All-LGBTQ Ensemble Created 6 Fantastic Folk Tales For Pittsburgh

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Stacey Federoff / For the slope

Performer Michael Young linked the process to a quote from director Anne Bogart about creation as a violent act. “Every time you make a choice, all the other paths are destroyed,” they said. “It forces you to make decisions very quickly. Although there are challenges, it can still create interesting work. “

Six more performances of the hour-long production are scheduled to take place on Saturday and Sunday at 3577 Studios on Bigelow Boulevard in Polish Hill. Tickets can be found here, and advance purchase is recommended.

Following a previous production titled “Woman” and “Queer” this week, Folklab has already planned to host the third production of its “In Our Voices” series, “Other: Multiracial folklore”, scheduled for December 12-16.

So what can you expect this weekend? The 20-person audience for each show is led by Tragédie (Gwen Vickinovac) and Comédie (Lis-Perlis) until the opening segment by Matthew Russak. Then the group is split up before being guided through the studio space to see four separate thumbnails, then reunited again for the finale. Some have traditional seats, others do not.

In one segment, performer Princess Jafar stars as a reclusive bird woman, which she says is an allegory of transgender identity and the exploration of homosexuality in private. “I tried to play with the public’s expectations of reality,” she said.

Using paper planes for a similar effect, Young’s piece seems at first glance unremarkable. “Mine started with the idea that gay people just live ordinary lives, so it’s happening in my apartment, following the routine of life,” they said. “Form this with the grand story element… it starts to get a bit surreal and is interrupted by this extraordinary event. “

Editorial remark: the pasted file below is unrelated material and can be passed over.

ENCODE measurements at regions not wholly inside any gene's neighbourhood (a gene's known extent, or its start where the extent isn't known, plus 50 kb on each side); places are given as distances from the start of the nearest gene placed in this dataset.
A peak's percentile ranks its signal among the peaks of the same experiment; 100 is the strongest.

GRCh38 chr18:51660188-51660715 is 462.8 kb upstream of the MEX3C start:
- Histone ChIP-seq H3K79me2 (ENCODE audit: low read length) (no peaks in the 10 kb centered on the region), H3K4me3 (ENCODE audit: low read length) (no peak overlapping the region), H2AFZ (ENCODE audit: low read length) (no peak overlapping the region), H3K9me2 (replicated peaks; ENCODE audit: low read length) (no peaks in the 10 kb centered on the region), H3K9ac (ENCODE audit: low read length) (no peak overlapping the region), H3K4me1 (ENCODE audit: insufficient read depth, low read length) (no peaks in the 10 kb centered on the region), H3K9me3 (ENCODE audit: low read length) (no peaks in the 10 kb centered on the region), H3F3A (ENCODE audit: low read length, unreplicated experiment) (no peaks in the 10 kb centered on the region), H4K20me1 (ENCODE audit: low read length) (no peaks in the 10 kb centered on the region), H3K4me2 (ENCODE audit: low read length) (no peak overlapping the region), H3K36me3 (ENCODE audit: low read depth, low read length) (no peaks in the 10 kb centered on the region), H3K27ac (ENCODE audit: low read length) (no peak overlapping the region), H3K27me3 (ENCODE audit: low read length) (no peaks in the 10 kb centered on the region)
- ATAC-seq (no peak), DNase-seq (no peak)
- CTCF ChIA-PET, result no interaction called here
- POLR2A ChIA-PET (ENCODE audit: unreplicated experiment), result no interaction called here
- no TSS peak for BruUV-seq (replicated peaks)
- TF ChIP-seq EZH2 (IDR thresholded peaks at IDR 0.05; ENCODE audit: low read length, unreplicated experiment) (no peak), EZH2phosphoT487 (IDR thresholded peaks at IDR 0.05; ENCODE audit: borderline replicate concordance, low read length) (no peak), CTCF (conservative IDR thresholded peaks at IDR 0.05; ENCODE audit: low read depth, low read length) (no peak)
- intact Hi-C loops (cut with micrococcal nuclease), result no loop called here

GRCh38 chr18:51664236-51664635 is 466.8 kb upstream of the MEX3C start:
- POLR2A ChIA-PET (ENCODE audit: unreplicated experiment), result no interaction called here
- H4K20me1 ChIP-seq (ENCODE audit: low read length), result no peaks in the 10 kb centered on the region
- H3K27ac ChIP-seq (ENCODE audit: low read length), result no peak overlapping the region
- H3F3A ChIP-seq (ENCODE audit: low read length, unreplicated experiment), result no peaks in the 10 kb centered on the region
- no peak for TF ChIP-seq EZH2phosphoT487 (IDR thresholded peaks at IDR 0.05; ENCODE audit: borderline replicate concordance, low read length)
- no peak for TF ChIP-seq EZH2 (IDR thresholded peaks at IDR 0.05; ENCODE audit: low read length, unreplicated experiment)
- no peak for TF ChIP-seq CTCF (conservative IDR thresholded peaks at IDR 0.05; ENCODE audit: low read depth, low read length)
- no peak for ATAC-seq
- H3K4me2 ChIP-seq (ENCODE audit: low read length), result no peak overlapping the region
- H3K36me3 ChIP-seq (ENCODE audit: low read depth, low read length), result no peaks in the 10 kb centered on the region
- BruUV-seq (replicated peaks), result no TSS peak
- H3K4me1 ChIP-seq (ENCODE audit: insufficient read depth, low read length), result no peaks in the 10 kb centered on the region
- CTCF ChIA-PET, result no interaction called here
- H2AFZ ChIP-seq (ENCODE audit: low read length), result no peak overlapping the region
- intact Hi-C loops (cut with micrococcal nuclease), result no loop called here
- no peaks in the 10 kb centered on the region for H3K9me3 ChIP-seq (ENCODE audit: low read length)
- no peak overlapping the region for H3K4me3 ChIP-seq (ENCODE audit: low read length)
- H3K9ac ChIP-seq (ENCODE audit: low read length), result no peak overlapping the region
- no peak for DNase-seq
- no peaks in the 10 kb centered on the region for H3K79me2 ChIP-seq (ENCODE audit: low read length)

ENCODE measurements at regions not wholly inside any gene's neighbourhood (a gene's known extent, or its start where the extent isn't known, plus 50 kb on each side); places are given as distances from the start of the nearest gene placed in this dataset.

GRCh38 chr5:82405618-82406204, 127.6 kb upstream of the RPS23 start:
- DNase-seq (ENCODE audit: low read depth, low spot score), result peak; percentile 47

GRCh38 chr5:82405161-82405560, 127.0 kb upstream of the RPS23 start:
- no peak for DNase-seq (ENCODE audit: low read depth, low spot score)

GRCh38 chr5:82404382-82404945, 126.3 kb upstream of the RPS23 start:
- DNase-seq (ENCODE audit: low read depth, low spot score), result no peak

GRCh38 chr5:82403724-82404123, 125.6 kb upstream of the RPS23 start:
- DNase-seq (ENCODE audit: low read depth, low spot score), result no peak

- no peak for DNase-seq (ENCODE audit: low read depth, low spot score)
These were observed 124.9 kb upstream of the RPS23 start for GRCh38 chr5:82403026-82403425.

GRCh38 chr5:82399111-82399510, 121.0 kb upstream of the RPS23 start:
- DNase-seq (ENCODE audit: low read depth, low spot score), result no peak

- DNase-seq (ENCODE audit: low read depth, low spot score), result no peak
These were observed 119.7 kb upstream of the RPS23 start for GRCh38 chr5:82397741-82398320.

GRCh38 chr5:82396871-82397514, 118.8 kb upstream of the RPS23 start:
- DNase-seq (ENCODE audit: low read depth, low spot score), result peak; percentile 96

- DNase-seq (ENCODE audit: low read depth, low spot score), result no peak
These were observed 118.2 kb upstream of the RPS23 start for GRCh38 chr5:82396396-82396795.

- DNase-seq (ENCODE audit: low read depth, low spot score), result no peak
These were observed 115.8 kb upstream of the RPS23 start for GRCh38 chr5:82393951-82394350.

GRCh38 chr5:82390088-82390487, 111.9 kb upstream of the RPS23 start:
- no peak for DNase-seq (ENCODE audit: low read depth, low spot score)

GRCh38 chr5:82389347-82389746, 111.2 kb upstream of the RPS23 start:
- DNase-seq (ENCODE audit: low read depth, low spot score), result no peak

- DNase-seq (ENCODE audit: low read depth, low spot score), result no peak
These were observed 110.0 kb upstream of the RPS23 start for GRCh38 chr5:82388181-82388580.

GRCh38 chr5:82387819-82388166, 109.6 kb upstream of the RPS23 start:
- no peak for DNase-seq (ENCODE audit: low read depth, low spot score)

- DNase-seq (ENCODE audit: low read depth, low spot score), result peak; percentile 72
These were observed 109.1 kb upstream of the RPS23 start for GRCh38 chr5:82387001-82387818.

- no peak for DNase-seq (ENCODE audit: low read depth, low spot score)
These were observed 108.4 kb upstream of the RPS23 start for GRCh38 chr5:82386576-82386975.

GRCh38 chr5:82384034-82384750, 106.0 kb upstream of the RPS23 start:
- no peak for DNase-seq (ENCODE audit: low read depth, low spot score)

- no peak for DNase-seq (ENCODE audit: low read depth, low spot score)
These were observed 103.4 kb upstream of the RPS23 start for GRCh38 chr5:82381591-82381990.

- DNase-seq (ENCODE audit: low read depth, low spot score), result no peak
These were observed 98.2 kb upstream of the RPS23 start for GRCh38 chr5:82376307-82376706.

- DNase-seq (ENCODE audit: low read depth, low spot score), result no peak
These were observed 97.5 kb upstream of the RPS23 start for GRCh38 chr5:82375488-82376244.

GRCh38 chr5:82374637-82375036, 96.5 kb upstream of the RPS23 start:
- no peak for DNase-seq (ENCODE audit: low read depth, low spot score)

Courtesy of Adrie Fells / Folklab

In other segments, Olivia Wahlberg asks the audience to participate in the development of new commandments in the Jewish tradition.

Olivia Wahlberg rehearses their segment of "Queer: New American Tales" which addresses the creation of new commandments in the Jewish tradition.
Stacey Federoff / For the slope

Gia Fagnelli uses audio and video elements through headphones to convey isolation. Being able to adapt to different parts of identity at different times fostered “self-confidence and loneliness,” they said.

Headphones and spotlights are ready for audience members to participate in Gia Fagnelli's segment.
Stacey Federoff / For the slope

For the finale, Hawkins wonders how to present his identity by choosing an outfit in the face of death at a party during the apocalypse.

Harry J. Hawkins IV performed a dance-steeped piece about choosing an outfit for a party during the apocalypse to reflect identity in the face of death.
Courtesy of Adrie Fells / Folklab

All of this allows the public to experience Folklab’s standards of fair representation, compensation and access to the performing arts firsthand. Lis-Perlis said fairness means accessibility, not only for the public to share the art, but also for various artists with full-time jobs and backgrounds in different types of performances.

“We need more work. We need a canon. We need more archetypes created by underrepresented and poorly represented people, so that we can have that fairness that everyone deserves, ”she said.


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